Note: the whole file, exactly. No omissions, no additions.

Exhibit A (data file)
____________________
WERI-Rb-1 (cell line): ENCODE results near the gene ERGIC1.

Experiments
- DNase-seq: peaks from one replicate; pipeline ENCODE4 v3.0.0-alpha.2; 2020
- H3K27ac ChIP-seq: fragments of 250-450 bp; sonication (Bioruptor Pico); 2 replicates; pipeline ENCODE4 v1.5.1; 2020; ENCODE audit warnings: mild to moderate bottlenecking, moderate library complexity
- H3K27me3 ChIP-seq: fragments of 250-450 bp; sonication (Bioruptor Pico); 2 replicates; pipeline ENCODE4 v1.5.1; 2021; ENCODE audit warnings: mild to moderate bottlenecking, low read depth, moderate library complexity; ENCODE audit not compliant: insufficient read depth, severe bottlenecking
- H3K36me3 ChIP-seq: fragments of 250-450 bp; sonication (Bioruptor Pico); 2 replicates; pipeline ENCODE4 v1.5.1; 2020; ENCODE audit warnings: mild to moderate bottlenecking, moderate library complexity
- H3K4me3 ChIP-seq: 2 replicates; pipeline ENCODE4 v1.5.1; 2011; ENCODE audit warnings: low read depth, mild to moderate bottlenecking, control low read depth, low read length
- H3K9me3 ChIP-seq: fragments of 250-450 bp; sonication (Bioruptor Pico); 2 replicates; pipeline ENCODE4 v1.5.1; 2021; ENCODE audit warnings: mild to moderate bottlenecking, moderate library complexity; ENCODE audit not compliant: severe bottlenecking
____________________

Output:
WERI-Rb-1 (cell line): ENCODE results near the gene ERGIC1.

Experiments
- DNase-seq: peaks from one replicate; pipeline ENCODE4 v3.0.0-alpha.2; 2020
- H3K27ac ChIP-seq: fragments of 250-450 bp; sonication (Bioruptor Pico); 2 replicates; pipeline ENCODE4 v1.5.1; 2020; ENCODE audit warnings: mild to moderate bottlenecking, moderate library complexity
- H3K27me3 ChIP-seq: fragments of 250-450 bp; sonication (Bioruptor Pico); 2 replicates; pipeline ENCODE4 v1.5.1; 2021; ENCODE audit warnings: mild to moderate bottlenecking, low read depth, moderate library complexity; ENCODE audit not compliant: insufficient read depth, severe bottlenecking
- H3K36me3 ChIP-seq: fragments of 250-450 bp; sonication (Bioruptor Pico); 2 replicates; pipeline ENCODE4 v1.5.1; 2020; ENCODE audit warnings: mild to moderate bottlenecking, moderate library complexity
- H3K4me3 ChIP-seq: 2 replicates; pipeline ENCODE4 v1.5.1; 2011; ENCODE audit warnings: low read depth, mild to moderate bottlenecking, control low read depth, low read length
- H3K9me3 ChIP-seq: fragments of 250-450 bp; sonication (Bioruptor Pico); 2 replicates; pipeline ENCODE4 v1.5.1; 2021; ENCODE audit warnings: mild to moderate bottlenecking, moderate library complexity; ENCODE audit not compliant: severe bottlenecking